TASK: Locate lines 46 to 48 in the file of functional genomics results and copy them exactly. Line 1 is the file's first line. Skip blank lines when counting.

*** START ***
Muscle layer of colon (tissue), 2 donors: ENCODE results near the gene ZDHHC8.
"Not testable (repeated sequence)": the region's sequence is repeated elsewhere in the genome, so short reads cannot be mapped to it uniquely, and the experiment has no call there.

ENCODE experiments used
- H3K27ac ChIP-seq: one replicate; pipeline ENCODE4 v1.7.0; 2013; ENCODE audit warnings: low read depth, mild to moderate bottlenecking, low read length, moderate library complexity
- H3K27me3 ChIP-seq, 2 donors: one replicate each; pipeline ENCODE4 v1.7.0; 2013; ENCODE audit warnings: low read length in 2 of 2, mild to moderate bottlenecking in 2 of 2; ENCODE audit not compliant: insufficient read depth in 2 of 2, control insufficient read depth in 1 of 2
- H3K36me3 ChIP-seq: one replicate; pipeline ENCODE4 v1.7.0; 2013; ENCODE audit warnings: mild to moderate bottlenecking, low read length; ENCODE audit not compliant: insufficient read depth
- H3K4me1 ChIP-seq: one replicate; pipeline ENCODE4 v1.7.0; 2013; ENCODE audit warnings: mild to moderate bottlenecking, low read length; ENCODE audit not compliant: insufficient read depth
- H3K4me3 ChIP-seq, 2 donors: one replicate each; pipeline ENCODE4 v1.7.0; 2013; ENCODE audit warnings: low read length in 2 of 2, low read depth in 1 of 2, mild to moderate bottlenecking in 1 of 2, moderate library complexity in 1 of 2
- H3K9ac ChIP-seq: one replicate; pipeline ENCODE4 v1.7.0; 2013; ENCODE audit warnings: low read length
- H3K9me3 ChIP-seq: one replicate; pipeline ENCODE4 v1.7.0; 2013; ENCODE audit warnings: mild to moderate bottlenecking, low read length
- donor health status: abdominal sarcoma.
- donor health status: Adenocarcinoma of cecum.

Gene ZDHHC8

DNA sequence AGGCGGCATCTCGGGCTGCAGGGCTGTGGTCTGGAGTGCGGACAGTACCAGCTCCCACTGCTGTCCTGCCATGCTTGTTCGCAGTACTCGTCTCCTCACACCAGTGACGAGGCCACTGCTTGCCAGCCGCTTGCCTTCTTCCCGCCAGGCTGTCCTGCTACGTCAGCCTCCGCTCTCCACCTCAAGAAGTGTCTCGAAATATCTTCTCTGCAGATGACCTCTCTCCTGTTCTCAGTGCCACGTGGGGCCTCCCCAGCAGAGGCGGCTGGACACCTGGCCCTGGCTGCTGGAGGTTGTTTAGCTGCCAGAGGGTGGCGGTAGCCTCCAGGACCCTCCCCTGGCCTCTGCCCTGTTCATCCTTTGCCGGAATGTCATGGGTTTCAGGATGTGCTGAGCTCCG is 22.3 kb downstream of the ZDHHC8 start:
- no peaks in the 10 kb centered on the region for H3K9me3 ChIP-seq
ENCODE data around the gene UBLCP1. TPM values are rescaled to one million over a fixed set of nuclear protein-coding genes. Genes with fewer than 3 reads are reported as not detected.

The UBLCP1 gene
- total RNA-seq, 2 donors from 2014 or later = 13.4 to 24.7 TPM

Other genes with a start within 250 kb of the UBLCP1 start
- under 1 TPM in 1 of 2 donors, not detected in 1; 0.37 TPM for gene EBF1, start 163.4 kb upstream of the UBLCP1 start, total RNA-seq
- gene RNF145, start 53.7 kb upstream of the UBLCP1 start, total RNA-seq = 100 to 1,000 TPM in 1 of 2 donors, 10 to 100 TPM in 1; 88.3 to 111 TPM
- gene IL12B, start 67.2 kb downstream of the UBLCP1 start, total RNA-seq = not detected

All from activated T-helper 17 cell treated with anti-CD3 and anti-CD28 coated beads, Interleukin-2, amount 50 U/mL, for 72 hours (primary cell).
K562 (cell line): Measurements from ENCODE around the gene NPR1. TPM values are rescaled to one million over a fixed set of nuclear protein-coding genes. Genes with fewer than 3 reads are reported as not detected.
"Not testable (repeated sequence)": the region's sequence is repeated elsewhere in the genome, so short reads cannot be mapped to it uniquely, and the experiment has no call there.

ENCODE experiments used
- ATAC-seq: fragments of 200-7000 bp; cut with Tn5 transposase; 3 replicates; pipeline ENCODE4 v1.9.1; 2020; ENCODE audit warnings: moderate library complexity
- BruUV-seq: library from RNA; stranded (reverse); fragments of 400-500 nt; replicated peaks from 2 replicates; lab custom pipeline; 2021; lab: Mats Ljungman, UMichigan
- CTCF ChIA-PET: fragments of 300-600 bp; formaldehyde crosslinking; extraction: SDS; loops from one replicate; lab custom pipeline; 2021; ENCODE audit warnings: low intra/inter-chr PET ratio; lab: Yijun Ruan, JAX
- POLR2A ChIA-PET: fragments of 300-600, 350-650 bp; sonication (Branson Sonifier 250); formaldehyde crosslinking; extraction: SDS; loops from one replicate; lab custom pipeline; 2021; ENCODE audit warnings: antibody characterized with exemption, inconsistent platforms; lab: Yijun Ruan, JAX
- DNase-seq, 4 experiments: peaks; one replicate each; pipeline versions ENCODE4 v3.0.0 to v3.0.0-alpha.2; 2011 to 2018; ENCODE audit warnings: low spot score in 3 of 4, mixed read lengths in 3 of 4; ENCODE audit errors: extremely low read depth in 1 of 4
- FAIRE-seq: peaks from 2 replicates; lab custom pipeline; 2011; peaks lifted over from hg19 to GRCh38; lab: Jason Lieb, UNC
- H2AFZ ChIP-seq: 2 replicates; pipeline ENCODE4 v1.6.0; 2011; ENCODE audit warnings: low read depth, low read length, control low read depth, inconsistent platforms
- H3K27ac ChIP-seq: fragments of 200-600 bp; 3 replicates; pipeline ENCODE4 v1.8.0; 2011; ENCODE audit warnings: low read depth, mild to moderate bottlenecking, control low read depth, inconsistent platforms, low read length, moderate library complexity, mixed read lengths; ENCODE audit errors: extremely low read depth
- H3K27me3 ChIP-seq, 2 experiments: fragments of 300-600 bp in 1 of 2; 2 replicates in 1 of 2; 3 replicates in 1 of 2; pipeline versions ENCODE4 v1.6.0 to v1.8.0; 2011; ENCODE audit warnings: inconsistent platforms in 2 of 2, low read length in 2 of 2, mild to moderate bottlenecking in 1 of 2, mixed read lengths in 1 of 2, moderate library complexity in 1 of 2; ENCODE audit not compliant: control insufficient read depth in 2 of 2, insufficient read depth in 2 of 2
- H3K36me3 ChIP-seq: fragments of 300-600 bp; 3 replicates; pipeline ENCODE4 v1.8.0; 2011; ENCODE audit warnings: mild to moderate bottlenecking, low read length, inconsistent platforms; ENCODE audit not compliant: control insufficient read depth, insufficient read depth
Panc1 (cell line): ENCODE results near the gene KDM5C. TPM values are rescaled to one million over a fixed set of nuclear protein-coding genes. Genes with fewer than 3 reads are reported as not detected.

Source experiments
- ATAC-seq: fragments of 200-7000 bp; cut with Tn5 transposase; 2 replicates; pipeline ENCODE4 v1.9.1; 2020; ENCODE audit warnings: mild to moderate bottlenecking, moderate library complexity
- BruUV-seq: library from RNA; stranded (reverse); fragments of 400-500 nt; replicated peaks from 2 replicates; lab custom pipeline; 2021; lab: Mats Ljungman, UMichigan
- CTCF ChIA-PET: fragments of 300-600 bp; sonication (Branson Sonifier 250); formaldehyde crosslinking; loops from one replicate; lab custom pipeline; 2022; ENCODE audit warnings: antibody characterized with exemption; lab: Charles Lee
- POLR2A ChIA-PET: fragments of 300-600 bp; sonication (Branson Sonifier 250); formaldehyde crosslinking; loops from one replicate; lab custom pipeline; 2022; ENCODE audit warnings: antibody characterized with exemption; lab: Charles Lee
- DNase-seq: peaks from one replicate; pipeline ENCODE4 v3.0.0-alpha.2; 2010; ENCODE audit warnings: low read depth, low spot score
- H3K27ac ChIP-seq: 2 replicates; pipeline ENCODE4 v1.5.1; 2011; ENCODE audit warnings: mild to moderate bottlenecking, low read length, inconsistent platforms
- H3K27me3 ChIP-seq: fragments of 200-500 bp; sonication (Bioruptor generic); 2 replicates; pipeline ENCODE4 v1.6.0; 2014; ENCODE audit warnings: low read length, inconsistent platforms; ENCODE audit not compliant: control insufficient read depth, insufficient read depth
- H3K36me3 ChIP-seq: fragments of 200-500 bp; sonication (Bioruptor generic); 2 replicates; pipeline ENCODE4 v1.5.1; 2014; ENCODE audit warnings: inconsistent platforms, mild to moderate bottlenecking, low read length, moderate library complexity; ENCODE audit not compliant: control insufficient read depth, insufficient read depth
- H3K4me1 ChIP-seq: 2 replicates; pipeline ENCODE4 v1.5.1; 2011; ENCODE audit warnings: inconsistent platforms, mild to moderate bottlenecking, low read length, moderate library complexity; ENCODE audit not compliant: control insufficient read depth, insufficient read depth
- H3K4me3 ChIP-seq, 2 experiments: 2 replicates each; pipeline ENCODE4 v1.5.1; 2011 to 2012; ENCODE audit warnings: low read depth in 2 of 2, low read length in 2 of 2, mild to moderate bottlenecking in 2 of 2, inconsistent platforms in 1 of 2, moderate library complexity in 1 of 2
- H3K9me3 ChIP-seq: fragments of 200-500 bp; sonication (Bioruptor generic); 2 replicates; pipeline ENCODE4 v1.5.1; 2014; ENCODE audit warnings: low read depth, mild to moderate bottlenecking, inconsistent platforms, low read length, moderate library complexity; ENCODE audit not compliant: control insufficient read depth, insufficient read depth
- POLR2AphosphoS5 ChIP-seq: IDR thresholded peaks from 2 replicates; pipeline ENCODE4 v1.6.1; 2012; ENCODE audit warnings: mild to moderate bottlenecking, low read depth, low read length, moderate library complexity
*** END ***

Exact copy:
- H3K36me3 ChIP-seq: fragments of 200-500 bp; sonication (Bioruptor generic); 2 replicates; pipeline ENCODE4 v1.5.1; 2014; ENCODE audit warnings: inconsistent platforms, mild to moderate bottlenecking, low read length, moderate library complexity; ENCODE audit not compliant: control insufficient read depth, insufficient read depth
- H3K4me1 ChIP-seq: 2 replicates; pipeline ENCODE4 v1.5.1; 2011; ENCODE audit warnings: inconsistent platforms, mild to moderate bottlenecking, low read length, moderate library complexity; ENCODE audit not compliant: control insufficient read depth, insufficient read depth
- H3K4me3 ChIP-seq, 2 experiments: 2 replicates each; pipeline ENCODE4 v1.5.1; 2011 to 2012; ENCODE audit warnings: low read depth in 2 of 2, low read length in 2 of 2, mild to moderate bottlenecking in 2 of 2, inconsistent platforms in 1 of 2, moderate library complexity in 1 of 2